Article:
| Posted On Sep 16, 2014 | By:

5 Ways to Reduce Your Risk of Diabetes

According to the most recent estimates from the CDC, 29 million American adults and children have Type 2 Diabetes, the most common form of diabetes, and that number has been steadily increasing over the past years.   In addition, an alarming 79 million more individuals have prediabetes, which is diagnosed when your a1c is between 5.7 and 6.4 percent, and your fasting glucose is between 100 and 125 mg/dl. Unfortunately, prediabetes often progresses to diabetes,

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| Posted On Sep 04, 2014 | By:

Better Care for a Better Life: Nancy

Being told you have a medical condition isn’t always easy. Patients can experience doubt, shock, and disbelief before coming to accept a diagnosis. That was the case with Nancy.

Nancy, like many 50-something women, wanted to lose a little weight.  She had a history of high blood pressure, but on the whole thought her overall health was good…until a routine doctor appointment surfaced a new set of concerns.

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| Posted On Aug 14, 2014 | By:

Better Care for a Better Life: Laura

When she was pregnant with her first and only child in 1996, Laura developed gestational diabetes. With the help of a special diet prescribed by her doctor, her diabetes went away after her daughter was born. But almost four years to the day after she had her daughter, Laura’s diabetes returned. With a healthy diet, good lifestyle habits, and Metformin, she was able to keep her blood sugar under control. She didn’t need to take insulin regularly.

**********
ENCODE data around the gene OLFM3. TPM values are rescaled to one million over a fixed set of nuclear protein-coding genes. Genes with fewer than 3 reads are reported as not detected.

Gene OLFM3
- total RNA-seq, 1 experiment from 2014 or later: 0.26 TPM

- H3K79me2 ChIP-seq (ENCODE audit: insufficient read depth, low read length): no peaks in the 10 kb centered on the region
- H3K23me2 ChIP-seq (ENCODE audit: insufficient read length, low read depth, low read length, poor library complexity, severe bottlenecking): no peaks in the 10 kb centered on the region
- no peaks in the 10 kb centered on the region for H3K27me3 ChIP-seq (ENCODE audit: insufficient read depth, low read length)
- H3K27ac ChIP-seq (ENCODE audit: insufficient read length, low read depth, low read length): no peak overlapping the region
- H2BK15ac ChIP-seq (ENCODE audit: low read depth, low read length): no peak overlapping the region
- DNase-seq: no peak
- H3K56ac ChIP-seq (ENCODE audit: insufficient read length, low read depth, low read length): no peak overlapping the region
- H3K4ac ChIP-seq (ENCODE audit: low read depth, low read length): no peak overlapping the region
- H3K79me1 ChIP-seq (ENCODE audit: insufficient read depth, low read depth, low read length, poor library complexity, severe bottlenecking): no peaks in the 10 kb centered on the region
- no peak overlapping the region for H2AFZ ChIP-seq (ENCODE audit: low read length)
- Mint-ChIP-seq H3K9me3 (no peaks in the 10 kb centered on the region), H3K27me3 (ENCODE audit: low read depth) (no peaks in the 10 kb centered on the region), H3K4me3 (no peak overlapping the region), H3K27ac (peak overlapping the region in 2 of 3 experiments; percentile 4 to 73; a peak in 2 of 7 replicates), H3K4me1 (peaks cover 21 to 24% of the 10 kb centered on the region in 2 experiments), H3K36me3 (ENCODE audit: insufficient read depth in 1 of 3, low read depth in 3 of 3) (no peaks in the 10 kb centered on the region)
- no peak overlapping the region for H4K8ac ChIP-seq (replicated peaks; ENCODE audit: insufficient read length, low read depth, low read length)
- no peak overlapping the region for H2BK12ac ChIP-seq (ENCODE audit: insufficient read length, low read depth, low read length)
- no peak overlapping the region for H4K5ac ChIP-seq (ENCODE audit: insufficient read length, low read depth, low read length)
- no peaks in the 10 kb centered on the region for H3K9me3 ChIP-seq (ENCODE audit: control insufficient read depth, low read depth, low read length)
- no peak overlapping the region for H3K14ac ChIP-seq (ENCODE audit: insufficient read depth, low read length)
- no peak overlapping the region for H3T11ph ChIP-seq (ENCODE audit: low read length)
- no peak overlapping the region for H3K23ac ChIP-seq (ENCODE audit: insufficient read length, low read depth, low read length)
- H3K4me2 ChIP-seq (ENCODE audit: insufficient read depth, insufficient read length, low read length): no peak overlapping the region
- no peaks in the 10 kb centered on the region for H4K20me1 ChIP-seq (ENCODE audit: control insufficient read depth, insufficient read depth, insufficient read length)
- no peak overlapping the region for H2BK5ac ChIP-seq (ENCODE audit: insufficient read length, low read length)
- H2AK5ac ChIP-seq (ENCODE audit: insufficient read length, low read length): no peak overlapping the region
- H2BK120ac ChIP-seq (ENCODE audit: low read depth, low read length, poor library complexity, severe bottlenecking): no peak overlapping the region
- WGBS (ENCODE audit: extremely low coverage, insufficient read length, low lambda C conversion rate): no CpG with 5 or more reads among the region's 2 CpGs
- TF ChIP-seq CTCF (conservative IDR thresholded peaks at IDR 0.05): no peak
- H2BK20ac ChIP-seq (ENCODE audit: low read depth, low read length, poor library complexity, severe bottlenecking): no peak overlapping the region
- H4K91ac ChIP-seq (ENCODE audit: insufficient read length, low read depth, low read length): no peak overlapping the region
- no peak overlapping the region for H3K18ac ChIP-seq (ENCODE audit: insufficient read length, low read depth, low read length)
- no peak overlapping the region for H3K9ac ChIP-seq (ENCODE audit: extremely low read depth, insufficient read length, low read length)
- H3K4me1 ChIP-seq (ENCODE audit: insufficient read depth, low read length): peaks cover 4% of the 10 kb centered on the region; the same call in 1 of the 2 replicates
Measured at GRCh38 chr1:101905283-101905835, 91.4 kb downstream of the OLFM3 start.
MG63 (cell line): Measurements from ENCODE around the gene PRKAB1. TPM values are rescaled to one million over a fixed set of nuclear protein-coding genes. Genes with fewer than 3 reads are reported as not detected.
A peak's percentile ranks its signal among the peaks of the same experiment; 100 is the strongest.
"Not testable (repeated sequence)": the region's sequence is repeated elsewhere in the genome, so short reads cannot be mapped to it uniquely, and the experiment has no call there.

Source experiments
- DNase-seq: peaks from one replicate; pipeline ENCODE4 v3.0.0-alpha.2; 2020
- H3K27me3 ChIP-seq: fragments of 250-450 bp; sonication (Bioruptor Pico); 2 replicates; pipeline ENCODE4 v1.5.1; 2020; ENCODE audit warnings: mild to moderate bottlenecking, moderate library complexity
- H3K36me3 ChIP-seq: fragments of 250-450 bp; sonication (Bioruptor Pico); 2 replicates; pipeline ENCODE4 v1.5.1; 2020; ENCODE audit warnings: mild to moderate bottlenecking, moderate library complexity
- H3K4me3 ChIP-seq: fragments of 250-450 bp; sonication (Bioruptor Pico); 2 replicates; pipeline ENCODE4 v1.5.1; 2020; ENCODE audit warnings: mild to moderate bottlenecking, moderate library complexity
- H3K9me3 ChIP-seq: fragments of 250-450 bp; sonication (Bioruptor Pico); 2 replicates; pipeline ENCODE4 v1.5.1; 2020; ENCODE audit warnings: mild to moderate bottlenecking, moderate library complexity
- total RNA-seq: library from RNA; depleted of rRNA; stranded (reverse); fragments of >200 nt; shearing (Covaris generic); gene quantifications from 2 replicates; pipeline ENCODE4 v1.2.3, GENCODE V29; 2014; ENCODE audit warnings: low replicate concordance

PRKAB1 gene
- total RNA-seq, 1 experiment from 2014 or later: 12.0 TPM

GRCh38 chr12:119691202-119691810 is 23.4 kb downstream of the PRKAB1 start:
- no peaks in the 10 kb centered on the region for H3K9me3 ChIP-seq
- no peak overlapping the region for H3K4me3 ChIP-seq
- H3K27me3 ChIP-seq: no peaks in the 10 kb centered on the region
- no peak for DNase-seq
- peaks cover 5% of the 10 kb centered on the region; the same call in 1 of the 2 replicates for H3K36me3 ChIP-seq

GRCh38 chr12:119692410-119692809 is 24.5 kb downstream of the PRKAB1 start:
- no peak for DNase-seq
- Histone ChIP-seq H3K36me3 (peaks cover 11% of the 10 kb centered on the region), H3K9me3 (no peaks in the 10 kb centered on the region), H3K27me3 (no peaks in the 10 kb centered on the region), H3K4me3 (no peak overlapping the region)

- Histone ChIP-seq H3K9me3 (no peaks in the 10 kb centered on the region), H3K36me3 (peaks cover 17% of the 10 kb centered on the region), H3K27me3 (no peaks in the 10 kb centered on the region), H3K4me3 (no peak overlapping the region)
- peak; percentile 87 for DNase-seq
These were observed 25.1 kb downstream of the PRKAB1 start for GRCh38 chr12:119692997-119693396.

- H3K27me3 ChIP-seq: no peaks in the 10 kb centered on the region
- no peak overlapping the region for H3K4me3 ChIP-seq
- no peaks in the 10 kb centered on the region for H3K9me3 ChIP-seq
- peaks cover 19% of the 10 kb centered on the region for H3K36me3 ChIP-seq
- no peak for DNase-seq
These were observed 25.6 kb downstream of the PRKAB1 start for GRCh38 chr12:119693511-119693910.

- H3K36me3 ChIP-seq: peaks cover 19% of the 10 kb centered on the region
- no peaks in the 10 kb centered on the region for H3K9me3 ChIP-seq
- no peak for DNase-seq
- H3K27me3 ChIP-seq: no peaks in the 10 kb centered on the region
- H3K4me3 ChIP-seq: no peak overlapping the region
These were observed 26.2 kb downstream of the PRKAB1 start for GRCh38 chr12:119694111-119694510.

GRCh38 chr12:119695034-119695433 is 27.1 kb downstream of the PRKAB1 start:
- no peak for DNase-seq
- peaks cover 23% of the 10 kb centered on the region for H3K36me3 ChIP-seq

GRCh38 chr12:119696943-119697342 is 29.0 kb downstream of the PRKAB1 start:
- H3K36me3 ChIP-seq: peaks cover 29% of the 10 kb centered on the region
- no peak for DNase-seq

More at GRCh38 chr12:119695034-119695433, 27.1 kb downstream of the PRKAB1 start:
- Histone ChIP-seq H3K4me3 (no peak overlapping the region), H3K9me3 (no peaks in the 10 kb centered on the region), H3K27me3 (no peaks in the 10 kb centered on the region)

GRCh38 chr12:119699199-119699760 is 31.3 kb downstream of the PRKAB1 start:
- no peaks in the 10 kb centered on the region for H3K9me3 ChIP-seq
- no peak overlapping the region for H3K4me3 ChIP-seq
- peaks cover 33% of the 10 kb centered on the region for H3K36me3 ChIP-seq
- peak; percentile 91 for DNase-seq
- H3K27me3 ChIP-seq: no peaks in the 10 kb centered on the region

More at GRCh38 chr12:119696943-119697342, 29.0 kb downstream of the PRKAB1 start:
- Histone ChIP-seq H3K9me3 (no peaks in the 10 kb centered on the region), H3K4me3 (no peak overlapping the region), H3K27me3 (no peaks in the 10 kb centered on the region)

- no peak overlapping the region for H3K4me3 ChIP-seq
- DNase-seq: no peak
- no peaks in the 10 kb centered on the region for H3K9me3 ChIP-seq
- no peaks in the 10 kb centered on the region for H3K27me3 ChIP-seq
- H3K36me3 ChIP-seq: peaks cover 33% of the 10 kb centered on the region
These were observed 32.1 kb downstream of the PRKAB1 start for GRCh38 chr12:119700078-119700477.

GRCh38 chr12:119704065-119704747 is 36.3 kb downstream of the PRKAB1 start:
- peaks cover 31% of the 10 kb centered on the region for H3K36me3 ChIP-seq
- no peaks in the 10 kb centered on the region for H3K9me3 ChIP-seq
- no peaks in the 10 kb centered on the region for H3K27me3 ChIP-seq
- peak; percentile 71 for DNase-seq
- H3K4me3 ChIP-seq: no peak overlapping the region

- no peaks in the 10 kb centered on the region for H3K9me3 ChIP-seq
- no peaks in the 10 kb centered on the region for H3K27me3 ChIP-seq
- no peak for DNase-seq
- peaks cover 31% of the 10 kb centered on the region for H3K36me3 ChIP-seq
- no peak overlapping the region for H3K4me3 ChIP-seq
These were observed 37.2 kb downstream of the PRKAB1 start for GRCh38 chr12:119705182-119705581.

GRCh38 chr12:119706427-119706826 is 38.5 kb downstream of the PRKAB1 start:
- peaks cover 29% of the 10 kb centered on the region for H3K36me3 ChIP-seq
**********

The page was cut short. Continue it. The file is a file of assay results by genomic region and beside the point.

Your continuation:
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| Posted On Jul 23, 2014 | By:

Better Care for a Better Life: Erick

While at Disney World for his brother’s wedding in December 2012, Erick noticed that the rides’ seat belts fit snugly around his waist.

With a family history of diabetes and obesity, this was the final push Erick needed. He realized that it was time to take control of his health or face a myriad of health problems later in life.

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| Posted On Jun 25, 2013 | By:

Asking the Right Questions When You Have Chronic Kidney Disease

In the United States, 26 million adults have chronic kidney disease (CKD), which makes it harder for the kidneys to filter waste from the blood. CKD is an important health issue that can be under-recognized by patients and doctors, as it often progresses gradually with no obvious signs or symptoms until it has advanced to a late stage.  It is often linked to diabetes or hypertension, and symptoms include decreased energy, muscle cramps, and swollen feet and ankles. 

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| Posted On Aug 29, 2012 | By:

Diabulimia: a Dangerous Eating Disorder

The promise of quick weight loss is appealing to many, especially young women who are concerned with their appearance.  Often, the quest for a thin body and an obsession with food can lead to eating disorders such as anorexia or bulimia.  When an individual with insulin-dependent (type 1) diabetes develops an eating disorder, the result can be downright deadly.

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| Posted On Jul 19, 2011 | By:

Answers to some Common Questions about Health Screening Tests

I’m healthy and scheduled a checkup.  What “routine” blood tests do I need?

Surprisingly, few blood tests are recommended on a “routine” or screening basis.  Everyone should have their cholesterol levels (a “lipid profile”) checked at least every five years, even if it’s normal.  Your doctor or nurse will request that you do this fasting, meaning nothing to eat or drink for about 8-12 hours beforehand  (water, black coffee,

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